No extra work for designers, no back and forth with steelworks contractors, and time and money saved from the minute we start quoting. Big warehouse builds require balancing value engineering and LPCB regulations, which can impact your timeline and budget.
“Most of the time, the building has already been designed and approved, set in stone. Subcontractors must show the highest levels of flexibility,” says Shaun Jones, Stancold’s expert in fire-rated construction. “Our recently expanded team allows me to focus even more on giving main contractors all the support they need. I’ve got a good example of why this change is important.”
The project is a phased build of a new industrial park Shaun has been involved with since last August. “It started quite typically: we found our panels wouldn’t align to the planned steelworks grid. Our involvement is small compared to the big picture, so understandably, firewalls can be an afterthought and a tiny fraction of the whole budget, and we need to make it work.”
Stancold, our client and their steelworks subcontractor worked together to meet the financial and regulatory targets of the first two units. Thanks to the team’s hard work, we secured the next phase, and we are already quoting for phase three, totalling six buildings of varying sizes.
“We had similar input in building the second lot of sheds. We had to start our designs from square one, liaising once again with multiple parties,” Shaun continues. Certifications, buildability, fire ratings, steel layouts, and cost all factor into passive fire protection – expectations & specifications vary between contractors. As always, cooperation is the key to a successful business relationship.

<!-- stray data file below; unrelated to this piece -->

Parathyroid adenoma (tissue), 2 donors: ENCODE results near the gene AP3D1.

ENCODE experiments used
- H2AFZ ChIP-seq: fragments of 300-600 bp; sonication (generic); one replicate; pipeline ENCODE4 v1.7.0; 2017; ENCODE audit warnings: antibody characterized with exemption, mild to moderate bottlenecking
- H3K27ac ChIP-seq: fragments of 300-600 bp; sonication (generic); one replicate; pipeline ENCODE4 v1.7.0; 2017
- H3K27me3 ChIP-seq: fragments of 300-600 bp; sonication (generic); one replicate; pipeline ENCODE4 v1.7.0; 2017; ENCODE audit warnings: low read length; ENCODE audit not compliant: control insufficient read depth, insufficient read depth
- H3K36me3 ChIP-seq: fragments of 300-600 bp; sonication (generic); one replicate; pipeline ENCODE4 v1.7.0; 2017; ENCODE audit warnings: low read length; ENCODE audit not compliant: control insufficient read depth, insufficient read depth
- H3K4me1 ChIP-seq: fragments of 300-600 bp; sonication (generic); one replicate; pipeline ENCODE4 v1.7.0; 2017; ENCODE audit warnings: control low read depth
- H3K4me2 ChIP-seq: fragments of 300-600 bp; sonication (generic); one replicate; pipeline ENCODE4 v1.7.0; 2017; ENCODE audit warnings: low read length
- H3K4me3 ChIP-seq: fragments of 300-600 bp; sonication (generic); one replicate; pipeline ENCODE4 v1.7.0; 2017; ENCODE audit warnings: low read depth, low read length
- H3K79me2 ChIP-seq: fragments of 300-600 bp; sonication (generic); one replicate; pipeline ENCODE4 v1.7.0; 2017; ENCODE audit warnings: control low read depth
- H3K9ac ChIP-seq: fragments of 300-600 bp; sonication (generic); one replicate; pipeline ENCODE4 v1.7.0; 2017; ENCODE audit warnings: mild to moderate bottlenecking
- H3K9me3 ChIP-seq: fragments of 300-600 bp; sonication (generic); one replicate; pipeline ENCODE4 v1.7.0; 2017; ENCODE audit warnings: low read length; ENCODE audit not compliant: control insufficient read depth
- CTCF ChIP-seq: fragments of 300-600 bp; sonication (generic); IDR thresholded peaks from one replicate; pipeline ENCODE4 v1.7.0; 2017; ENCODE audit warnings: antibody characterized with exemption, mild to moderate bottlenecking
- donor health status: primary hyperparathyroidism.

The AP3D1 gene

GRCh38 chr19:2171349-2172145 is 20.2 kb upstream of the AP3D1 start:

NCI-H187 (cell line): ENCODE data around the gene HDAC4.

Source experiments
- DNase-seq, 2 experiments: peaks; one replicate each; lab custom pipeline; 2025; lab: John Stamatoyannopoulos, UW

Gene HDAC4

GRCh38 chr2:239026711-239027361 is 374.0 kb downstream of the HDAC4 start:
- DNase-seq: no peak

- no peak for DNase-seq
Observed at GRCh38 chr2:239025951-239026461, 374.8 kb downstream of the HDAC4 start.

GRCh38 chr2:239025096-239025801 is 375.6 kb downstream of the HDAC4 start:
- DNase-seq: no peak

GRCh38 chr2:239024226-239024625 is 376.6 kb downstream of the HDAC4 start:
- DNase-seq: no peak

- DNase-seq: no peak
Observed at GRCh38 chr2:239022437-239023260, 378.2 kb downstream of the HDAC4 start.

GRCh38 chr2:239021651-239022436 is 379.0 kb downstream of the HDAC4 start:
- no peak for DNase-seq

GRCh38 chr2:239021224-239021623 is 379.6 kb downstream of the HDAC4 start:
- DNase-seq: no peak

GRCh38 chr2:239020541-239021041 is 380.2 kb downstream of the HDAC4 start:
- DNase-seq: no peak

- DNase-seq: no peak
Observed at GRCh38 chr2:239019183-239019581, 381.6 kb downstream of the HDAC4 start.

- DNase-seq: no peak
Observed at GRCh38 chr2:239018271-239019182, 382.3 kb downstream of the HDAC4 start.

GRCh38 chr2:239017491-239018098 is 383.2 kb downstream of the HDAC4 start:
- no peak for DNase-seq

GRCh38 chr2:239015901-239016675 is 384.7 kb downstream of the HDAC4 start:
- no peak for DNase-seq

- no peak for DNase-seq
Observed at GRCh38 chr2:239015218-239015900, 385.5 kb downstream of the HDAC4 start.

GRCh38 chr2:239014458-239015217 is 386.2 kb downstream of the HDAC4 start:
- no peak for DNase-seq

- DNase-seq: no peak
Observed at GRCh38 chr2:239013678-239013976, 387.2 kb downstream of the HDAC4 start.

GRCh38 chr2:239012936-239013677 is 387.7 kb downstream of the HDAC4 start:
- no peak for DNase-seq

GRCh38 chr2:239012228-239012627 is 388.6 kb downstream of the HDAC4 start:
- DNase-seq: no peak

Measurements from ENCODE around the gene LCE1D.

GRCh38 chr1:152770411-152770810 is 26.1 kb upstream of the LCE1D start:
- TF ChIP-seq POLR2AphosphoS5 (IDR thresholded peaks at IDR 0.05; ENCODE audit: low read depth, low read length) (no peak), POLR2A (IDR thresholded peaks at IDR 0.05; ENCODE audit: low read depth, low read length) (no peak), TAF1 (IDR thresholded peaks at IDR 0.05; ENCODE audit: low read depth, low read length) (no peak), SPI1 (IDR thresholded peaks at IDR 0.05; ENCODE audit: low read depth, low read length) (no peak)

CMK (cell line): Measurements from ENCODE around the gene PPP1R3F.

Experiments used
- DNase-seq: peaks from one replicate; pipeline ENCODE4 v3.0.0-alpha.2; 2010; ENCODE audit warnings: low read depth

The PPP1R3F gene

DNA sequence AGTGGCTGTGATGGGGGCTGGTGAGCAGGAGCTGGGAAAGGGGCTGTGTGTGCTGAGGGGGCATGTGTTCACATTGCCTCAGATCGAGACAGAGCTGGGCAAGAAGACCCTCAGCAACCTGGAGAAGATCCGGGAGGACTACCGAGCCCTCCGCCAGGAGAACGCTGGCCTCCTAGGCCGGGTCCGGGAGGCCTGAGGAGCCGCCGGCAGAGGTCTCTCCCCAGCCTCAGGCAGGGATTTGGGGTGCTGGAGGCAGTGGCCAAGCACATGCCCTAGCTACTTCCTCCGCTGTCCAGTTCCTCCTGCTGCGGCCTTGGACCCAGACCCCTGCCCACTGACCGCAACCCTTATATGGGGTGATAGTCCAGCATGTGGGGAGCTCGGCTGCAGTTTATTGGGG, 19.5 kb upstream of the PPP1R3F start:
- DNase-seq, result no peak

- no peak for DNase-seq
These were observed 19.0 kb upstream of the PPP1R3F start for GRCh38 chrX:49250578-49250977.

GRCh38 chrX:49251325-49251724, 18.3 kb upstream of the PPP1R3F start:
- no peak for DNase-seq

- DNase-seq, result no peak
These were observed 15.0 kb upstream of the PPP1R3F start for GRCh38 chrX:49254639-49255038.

“For phase three, on the other hand, we applied everything we learned about our client’s ways and taught them about ours. The result is a solution that, fingers crossed, will require fewer emails and amendments. We had been working for the client for years, but we had never collaborated this closely.” Units 5 and 6 were designed from the ground up based on our previous findings, aligned to the main contractor’s vision, and optimised for steelworks and partitioning.
While we’re still awaiting the client’s decision, Shaun’s efforts and Stancold’s dedication to the embedded supplier approach to industrial park developments show how a partnership can lead to a win-win situation.